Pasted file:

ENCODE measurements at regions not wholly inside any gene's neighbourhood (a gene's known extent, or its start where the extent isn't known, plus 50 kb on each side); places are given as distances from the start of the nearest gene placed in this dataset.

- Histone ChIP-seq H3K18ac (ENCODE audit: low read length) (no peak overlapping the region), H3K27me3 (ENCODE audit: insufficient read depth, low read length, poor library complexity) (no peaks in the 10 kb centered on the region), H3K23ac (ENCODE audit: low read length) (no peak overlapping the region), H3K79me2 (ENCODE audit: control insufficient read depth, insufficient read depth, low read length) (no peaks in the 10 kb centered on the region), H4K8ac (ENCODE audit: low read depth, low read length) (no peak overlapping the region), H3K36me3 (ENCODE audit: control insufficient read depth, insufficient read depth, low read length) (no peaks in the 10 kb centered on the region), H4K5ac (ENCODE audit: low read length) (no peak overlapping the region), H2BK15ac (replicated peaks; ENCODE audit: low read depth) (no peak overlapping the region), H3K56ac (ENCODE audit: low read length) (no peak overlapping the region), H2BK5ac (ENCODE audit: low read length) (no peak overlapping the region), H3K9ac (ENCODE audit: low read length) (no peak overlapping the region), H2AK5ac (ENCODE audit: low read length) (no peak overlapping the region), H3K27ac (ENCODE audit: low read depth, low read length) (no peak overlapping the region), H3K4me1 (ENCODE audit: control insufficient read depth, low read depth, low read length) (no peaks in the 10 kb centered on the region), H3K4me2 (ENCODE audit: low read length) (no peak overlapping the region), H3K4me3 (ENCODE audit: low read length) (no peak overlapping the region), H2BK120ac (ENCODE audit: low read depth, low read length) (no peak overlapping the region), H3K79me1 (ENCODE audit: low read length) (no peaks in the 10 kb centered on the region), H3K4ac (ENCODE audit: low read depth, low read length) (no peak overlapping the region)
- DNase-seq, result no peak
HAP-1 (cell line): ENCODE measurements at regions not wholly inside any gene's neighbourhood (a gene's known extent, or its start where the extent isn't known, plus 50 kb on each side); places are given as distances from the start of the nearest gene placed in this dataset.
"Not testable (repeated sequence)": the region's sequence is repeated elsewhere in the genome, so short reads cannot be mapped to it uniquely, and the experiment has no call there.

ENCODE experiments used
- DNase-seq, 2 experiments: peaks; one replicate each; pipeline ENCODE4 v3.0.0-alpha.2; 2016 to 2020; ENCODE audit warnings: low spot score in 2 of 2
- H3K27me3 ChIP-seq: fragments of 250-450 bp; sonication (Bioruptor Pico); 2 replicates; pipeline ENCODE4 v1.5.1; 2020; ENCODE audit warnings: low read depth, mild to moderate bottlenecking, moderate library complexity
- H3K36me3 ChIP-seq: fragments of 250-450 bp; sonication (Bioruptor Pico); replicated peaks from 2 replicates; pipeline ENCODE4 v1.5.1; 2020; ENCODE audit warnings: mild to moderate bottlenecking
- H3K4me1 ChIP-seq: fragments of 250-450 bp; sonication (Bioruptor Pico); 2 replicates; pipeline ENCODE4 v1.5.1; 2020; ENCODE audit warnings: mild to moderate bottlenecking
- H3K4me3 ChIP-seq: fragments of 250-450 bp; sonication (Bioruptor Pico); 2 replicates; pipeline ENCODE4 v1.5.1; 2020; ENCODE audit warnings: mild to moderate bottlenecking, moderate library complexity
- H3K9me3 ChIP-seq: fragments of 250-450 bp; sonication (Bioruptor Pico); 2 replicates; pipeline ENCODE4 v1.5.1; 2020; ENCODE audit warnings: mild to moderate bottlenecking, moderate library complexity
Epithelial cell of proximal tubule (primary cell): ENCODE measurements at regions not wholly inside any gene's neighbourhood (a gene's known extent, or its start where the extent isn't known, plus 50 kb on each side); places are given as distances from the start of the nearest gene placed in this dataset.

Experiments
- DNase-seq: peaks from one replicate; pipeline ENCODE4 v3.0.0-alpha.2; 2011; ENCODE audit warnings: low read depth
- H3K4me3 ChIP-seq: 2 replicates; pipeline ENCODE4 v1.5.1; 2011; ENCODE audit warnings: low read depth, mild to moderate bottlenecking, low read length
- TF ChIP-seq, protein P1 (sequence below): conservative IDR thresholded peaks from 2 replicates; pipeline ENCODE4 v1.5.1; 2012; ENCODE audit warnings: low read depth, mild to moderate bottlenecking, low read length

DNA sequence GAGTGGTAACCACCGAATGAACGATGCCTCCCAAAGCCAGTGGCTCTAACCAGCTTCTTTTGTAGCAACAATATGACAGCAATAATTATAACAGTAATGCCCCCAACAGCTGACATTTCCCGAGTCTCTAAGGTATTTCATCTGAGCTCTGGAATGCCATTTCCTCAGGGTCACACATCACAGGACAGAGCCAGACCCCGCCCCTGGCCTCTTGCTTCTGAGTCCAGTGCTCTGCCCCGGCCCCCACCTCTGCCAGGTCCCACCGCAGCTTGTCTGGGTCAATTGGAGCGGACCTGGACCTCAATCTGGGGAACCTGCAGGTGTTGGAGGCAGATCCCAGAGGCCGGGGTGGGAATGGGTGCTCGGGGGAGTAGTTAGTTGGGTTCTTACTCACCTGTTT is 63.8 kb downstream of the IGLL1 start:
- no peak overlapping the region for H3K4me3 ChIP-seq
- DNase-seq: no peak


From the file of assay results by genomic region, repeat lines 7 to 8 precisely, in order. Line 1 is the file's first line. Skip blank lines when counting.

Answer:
- DNase-seq, 2 experiments: peaks; one replicate each; pipeline ENCODE4 v3.0.0-alpha.2; 2016 to 2020; ENCODE audit warnings: low spot score in 2 of 2
- H3K27me3 ChIP-seq: fragments of 250-450 bp; sonication (Bioruptor Pico); 2 replicates; pipeline ENCODE4 v1.5.1; 2020; ENCODE audit warnings: low read depth, mild to moderate bottlenecking, moderate library complexity